Under the deal hammered out by Sony and Warner, broadcast programming passing through cable lines would be encoded so that it couldn’t be uploaded to the Internet. Disney, Fox, Paramount, MGM and Universal want all over-the-air broadcasting encoded, whether it passes through cable wire or not.
Cookson said as of yet there is no straightforward technology to address this concern, pointing out that Warner Bros. doesn’t relish the idea of its hit broadcast shows being linked from the TV to the Internet.
“We wish there was a silver bullet technology to protect broadcast transmissions — but we haven’t been able to find one to date that doesn’t create more problems than it solves,” said Cookson, who is widely respected for his techno knowledge.
Another area of disagreement is whether broadcast programming should be copy protected, as is the plan for cable programming.
Warner and Sony have argued that it would be unfair to restrict how many times a consumer can copy over-the-air broadcasting, since it’s free by definition. Cable, on the other hand, is a fee service.
Fox and Disney say no content provider will want to license programming to a broadcaster if there are no assurances a movie or show won’t be made into a perfect copy and pirated around the globe.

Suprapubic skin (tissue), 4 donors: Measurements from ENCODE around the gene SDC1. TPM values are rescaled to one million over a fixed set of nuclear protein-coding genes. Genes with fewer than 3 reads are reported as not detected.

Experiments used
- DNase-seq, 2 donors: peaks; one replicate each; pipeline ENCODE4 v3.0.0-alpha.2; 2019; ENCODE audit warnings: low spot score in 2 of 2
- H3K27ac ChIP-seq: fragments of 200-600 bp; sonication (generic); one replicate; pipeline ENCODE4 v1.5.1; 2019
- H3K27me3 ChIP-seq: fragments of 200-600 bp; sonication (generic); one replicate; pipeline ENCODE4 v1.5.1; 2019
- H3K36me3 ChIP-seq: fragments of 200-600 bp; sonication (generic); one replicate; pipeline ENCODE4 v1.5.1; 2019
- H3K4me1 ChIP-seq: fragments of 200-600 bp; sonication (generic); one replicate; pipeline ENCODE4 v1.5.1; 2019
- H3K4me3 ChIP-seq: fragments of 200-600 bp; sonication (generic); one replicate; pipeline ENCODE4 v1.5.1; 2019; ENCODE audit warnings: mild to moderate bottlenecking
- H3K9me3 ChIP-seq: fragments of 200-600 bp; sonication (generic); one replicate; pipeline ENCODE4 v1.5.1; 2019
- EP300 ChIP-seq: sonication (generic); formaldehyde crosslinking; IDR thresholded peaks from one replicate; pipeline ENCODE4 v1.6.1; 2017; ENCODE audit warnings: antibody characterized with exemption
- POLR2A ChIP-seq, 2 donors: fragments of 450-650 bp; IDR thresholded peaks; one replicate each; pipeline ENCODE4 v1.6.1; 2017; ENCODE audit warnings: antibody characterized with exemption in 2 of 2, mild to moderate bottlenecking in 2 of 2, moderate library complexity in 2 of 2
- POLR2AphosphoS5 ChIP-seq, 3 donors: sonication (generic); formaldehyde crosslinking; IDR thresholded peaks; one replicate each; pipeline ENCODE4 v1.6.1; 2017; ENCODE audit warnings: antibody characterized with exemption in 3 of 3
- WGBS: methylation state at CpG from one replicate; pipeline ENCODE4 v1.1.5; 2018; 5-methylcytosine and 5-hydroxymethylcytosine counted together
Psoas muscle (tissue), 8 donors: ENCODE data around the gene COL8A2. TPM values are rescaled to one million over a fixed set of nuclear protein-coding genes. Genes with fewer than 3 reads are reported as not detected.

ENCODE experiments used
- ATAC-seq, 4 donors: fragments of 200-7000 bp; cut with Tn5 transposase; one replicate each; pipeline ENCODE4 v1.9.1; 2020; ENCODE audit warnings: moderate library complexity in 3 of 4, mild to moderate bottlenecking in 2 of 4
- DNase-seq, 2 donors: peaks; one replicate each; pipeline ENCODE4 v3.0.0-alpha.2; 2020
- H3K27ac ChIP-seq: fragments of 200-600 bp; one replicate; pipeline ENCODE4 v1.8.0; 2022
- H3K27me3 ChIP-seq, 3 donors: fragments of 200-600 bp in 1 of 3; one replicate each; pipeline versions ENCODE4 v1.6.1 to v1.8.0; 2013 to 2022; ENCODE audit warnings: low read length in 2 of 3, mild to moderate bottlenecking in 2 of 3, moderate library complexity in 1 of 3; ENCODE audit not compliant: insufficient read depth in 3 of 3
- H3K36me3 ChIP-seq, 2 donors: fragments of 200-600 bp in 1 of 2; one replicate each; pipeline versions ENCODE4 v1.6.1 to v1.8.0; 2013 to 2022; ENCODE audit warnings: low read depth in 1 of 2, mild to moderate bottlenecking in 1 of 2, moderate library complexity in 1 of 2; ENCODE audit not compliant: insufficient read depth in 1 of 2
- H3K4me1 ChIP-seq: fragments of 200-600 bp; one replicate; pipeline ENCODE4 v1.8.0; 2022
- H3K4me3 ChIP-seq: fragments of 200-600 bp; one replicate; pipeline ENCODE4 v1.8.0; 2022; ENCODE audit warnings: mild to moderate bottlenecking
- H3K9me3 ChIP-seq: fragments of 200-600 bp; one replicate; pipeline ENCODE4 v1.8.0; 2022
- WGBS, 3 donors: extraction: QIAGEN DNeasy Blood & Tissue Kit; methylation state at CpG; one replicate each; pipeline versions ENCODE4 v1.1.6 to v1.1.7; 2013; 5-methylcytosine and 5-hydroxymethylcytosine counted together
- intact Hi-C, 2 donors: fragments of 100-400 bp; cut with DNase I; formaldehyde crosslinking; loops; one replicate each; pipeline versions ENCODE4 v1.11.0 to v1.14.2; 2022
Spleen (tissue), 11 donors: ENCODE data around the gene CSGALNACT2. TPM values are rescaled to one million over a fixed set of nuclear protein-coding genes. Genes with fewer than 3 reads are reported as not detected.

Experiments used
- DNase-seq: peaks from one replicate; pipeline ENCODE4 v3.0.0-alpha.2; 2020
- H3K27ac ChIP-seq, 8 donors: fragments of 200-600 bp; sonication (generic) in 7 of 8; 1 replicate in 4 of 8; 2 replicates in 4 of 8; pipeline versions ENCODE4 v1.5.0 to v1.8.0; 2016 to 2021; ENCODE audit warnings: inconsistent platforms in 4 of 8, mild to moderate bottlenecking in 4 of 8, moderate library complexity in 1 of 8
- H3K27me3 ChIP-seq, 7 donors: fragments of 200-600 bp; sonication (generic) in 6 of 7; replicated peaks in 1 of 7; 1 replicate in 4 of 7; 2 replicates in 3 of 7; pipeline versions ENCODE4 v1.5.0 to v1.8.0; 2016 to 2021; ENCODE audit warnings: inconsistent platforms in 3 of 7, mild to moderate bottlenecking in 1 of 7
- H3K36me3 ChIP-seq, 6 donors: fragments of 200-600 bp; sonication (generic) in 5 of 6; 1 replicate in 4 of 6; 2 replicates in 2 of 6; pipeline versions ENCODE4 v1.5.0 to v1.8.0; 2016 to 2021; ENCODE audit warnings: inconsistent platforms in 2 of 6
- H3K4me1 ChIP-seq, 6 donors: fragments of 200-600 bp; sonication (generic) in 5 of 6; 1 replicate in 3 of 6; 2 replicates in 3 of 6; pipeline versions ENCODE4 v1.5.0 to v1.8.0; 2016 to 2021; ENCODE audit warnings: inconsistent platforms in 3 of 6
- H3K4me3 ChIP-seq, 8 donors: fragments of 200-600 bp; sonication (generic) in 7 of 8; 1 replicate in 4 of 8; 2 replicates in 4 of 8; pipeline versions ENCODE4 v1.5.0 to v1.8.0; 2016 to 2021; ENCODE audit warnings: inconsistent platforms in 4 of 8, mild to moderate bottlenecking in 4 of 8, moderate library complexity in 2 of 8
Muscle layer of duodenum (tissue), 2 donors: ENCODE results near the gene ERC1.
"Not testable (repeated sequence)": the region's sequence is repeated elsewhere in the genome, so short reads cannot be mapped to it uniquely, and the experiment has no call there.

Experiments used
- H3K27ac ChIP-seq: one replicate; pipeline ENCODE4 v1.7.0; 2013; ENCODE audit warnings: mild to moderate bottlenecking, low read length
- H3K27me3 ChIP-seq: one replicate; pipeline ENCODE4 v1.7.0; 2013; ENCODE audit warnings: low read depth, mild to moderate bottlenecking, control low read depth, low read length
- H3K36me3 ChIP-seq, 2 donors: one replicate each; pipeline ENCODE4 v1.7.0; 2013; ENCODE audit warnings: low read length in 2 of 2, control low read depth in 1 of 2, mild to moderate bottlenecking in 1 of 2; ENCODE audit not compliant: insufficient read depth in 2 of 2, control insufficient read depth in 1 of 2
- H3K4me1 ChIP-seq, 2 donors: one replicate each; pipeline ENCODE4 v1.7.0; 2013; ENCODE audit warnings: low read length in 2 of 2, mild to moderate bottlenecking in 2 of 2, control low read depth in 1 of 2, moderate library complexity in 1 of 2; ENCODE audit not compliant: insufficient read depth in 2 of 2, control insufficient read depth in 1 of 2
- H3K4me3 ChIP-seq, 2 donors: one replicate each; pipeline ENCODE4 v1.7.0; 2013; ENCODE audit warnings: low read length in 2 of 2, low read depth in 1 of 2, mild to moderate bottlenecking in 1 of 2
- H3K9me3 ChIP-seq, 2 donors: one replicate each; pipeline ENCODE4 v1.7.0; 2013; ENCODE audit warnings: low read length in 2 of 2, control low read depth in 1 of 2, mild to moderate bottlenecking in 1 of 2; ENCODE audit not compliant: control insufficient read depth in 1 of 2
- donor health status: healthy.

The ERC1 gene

In an age of consolidation, the varied interests of the empires coming to the table aren’t lost on Washington lobbyists, or Hollywood execs, for that matter.
Sony’s interests also include electronics manufacturing — in fact, they are one of the 5C companies. Warner Bros. is owned by AOL/Time Warner, the country’s largest Internet service provider. Disney owns ABC.
CBS exec veep Martin Franks testified at the hearing that it is imperative that broadcasting programming be protected to much the same degree that cable and subscription channels are. He said he in general he sympathized with the argument that consumers should remain free to copy any broadcast program for their home use.